So if children need certain skills, what skills do teachers need to make this actually possible?
This question is one that I would really like to be able to answer. I've done a fair bit of reading on it already, but still don't know what the answer is. Plenty of people have tried: UNESCO developed an ICT Competency Framework, which talks about things like Technology Literacy and Knowledge Creation. And on a more local level, the National Professional Standards for Teachers deal with skills around the use of ICT resources, as well as safe and ethical online practices. But what does all that mean? And who's got time to fit all that in?
Given the value of ICT tools, and the impact that they have in schools when applied correctly, it's (arguably) pretty important to get everyone on board. I don't know if there's a right way, or even an easy way, but I think if all teachers had these capabilities and understandings, it might be a good start:
|Wave your devices in the air like you just don't care by Garrett Coakley. Under CC BY NC 2.0|
I've seen it time and time again. Teachers and principals see a presentation about the value of ICT, or a really cool example of best practice. And suddenly they're super keen. They might not have all the skills yet, but they're keen to try. Not a bad start. The trouble is, most of the people I see at conferences etc are already on the bandwagon. We've just got to find a way to get these messages across to teachers.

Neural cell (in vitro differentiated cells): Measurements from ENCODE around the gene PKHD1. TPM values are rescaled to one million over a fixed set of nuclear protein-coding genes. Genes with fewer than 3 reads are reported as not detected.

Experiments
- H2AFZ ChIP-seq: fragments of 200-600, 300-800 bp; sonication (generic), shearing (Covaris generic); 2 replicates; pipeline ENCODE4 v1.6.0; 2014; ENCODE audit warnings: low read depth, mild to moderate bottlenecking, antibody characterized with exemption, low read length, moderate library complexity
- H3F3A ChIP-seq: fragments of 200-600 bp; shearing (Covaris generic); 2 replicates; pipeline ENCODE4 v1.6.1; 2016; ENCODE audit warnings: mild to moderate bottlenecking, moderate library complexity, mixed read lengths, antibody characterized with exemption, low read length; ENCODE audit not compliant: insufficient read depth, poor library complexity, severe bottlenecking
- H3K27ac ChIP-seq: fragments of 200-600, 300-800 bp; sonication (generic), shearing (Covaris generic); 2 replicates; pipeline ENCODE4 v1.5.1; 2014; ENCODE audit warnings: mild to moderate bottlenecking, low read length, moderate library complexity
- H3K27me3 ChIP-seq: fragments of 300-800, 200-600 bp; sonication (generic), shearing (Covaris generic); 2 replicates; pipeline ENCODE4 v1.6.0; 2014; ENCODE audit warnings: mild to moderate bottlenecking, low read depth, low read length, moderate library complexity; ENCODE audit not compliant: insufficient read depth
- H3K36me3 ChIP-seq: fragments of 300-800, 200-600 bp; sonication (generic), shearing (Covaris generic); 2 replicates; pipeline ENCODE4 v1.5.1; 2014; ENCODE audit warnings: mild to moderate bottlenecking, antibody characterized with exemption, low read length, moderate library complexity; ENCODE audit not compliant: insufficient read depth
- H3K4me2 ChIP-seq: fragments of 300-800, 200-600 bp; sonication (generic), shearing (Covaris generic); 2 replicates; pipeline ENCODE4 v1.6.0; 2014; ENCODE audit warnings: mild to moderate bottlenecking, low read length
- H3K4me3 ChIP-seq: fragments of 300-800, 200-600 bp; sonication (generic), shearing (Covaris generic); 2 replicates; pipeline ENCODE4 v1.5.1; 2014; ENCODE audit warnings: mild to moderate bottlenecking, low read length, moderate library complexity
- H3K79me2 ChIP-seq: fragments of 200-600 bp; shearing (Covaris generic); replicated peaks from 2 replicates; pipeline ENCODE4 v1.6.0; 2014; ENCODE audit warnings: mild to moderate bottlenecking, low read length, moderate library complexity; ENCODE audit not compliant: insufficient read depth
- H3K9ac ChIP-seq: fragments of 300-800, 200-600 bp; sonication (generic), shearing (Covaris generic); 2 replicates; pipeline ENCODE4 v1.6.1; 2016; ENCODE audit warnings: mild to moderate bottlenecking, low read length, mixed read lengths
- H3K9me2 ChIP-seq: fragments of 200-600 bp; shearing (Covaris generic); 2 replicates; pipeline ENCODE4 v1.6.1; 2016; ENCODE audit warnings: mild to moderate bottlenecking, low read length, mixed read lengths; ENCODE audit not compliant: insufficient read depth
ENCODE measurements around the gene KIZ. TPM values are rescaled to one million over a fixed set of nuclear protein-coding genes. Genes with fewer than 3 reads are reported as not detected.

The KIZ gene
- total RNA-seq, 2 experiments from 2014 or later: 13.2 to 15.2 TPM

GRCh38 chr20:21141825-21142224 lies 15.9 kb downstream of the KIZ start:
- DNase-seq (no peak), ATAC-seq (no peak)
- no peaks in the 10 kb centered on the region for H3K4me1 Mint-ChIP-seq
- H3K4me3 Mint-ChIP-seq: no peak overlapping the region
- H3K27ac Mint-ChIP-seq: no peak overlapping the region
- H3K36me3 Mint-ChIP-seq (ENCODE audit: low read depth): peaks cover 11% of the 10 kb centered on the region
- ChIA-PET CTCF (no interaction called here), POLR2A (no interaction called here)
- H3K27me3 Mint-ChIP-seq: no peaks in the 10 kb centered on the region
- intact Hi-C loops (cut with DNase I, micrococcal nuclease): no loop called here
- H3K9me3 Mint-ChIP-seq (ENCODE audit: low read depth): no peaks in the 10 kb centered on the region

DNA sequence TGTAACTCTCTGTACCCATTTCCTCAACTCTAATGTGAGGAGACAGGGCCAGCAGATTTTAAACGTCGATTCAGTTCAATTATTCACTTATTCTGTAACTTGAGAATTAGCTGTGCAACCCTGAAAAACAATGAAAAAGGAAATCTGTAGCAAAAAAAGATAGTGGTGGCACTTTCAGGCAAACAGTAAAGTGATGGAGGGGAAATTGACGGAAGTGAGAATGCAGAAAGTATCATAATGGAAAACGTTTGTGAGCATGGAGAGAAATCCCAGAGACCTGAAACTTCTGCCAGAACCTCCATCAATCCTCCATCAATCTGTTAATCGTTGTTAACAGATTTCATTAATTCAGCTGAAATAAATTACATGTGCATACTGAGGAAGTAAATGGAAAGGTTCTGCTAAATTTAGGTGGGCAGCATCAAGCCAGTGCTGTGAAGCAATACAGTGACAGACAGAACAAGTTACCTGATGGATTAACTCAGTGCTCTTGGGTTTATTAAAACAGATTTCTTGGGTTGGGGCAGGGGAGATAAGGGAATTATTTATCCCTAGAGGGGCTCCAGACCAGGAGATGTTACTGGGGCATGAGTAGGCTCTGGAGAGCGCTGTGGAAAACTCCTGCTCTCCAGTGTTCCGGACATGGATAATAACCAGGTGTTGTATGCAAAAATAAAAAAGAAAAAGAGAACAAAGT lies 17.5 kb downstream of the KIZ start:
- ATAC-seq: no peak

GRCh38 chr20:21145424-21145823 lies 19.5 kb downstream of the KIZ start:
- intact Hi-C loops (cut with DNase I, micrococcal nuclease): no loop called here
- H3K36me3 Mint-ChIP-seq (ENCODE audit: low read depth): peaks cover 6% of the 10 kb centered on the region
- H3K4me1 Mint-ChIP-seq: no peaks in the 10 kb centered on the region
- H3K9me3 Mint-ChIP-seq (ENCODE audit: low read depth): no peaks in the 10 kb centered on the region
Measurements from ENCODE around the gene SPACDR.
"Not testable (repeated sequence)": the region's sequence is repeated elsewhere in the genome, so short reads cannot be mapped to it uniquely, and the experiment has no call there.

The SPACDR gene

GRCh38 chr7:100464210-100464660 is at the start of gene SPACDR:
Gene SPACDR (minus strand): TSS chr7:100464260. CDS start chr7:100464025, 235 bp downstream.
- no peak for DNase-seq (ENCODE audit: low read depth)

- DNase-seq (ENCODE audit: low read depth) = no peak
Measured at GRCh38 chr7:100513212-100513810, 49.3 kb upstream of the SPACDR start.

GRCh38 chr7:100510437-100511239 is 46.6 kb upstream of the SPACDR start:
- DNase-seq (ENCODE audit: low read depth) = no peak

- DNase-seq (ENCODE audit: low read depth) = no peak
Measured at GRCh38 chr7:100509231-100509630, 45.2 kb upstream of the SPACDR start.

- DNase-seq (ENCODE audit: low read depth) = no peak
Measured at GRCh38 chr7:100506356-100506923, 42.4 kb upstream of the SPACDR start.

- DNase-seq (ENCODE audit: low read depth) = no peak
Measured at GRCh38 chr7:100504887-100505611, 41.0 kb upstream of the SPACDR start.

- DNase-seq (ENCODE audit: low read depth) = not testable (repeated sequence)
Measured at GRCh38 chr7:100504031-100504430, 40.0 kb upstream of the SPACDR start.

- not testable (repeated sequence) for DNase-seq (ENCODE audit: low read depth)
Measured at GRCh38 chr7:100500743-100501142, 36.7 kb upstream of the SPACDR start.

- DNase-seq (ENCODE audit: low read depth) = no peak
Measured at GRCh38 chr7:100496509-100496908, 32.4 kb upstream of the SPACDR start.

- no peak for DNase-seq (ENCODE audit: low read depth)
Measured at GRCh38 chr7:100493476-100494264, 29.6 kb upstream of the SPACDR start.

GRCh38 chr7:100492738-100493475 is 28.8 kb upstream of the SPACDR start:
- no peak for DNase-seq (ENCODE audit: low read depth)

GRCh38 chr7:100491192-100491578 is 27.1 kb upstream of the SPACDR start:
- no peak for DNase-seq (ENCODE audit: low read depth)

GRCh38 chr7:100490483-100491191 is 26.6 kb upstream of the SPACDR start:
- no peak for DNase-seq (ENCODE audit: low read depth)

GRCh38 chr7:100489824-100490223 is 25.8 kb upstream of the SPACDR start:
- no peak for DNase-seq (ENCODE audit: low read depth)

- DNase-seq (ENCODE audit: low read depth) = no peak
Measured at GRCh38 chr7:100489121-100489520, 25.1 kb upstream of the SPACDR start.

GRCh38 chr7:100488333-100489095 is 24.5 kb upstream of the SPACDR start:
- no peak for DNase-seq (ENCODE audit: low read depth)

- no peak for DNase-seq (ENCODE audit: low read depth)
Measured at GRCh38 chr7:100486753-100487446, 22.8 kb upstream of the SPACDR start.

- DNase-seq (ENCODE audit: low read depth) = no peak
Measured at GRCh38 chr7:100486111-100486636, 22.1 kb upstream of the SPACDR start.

This is not about technical skills. One thing I told my students all the time was that technology changes way too fast for us to be able to know everything. It makes even less sense for us to spend a heap of time learning one particular program or platform. Instead, we need to concentrate on developing our knowledge of how to use technology generally: how and where to find help (e.g. how-to videos; Lynda.com; Google!); how to ask for and accept help (even/especially from our students); how to transfer knowledge (basic ICT functions are the same across most platforms); and how to figure out what is the best ICT tool for the job we're doing.
Yep, work out what tool will do the best job, but also know what's out there. I reckon that comes from keeping track of things. Through Professional Learning Networks (like the ones you'll find on Twitter); through following technology blogs and commentary (like the Horizon Report); through a little bit of regular trial and error; through checking in with what your kids/students are doing.
I think concentrating on these three areas of development will do wonders. Now I've just got to work out how to help teachers understand that!
How do you and the teachers you know feel about technology? Do you think these capabilities would help?